Mahler Symphony No3 & Strauss Tod und Verklarung – Jascha Horenstein

<div>Mahler Symphony No3 & Strauss Tod und Verklarung – Jascha Horenstein</div>

This Mahler 3 has always been highly thought of. Horenstein’s Mahler was unostentatious, so you don’t get heart-on-sleeve emotion. Nevertheless, he understood the composer’s fevered imagination, neurosis and quixotic nature.  

In the first movement at a forward moving tempo, each section is smoothly integrated into the whole, but Horenstein gives equal value to the quick and more funereal march elements, always seeks to clarify the textures, Dennis Wicks’ trombone solos are superb and unlike so many other performances the tension never slips. He glides swiftly and smoothly through the Menuetto, with some beautiful phrasing and expertly negotiates the bird-calls and whimsy of the Scherzando, where the use of an off-stage flügelhorn adds a magical touch. 

Norma Procter delivers an eloquent O Mensch!, even if she isn’t in the same class as Janet Baker or Christa Ludwig, but in the fifth movement the boys and women sound rather bland compared to Rattle’s in Berlin (DVD) and the tempo is perhaps too relaxed. But there are no perfect performances of this massive work and it is obviously part of Horenstein’s grand design. At a moderate speed the deeply felt finale is sung by the LSO strings, Horenstein doesn’t accelerate into climaxes and the coda, with two sets of timpani, is magnificent.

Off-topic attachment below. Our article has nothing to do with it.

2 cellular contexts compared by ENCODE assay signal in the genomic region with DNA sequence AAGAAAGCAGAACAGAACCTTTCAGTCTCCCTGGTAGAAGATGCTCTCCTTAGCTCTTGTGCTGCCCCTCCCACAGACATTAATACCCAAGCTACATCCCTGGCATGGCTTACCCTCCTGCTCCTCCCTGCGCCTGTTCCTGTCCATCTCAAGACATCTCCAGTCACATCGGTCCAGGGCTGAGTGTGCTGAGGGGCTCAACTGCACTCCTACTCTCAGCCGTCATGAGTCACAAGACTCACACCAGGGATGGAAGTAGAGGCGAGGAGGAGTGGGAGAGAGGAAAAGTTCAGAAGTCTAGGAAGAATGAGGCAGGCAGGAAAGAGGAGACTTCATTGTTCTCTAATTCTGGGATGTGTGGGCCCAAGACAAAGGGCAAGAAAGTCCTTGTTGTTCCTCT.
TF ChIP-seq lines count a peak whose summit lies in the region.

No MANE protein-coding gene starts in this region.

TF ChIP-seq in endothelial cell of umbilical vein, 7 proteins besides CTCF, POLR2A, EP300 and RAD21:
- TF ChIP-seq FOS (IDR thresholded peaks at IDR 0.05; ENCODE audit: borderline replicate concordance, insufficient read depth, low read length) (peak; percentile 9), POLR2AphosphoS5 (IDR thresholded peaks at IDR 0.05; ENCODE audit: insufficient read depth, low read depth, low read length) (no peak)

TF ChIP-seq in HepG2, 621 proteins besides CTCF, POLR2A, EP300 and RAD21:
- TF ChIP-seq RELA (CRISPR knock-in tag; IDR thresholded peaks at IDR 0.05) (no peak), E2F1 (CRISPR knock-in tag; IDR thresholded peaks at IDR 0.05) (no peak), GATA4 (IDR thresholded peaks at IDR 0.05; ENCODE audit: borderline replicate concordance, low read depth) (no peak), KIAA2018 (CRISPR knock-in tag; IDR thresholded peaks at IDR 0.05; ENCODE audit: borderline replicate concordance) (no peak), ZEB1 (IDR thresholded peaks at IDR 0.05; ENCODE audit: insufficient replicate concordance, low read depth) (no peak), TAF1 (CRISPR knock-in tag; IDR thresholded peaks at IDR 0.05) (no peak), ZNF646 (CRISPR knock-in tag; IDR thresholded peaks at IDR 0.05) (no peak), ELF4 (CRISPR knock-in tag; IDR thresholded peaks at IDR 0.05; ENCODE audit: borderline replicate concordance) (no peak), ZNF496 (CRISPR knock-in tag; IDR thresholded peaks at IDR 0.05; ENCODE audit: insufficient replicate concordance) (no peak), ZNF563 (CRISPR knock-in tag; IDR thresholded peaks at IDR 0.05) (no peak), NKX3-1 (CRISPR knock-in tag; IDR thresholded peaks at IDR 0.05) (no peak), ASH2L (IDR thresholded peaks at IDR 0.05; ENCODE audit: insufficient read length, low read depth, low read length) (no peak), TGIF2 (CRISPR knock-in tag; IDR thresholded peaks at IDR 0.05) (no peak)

In the Strauss, which was recorded at the same sessions, Horenstein lacks the searing intensity of say Barbirolli or Toscanini and doesn’t achieve a genuinely spiritual transformation. So you buy this for the Mahler and the Unicorn CDs have no coupling.

In terms of the sound, on the LPs the strings lacked definition, the double-basses were recessed and there was some very obvious woodwind spotlighting, which the official Unicorn CDs replicated. Nevertheless the overall effect was very impressive. This remastering derives from tapes recorded at the same sessions where only four microphones were used to capture the new, experimental quadrophonic recording technique; as opposed to the multi-mic set-up on the official version (there is an extensive description of the technical side in the booklet).

The result in DSD128 two channel is a clear improvement on the official releases, having a better dynamic range, definition, and clarity. Compared to the CDs the instrumental and vocal timbres are more analogue, the woodwind, which aren’t spot lit, sound much more real. The CD version inevitably loses some of the exceptional presence and projection of the download, but is still superior to the Unicorn ones.  

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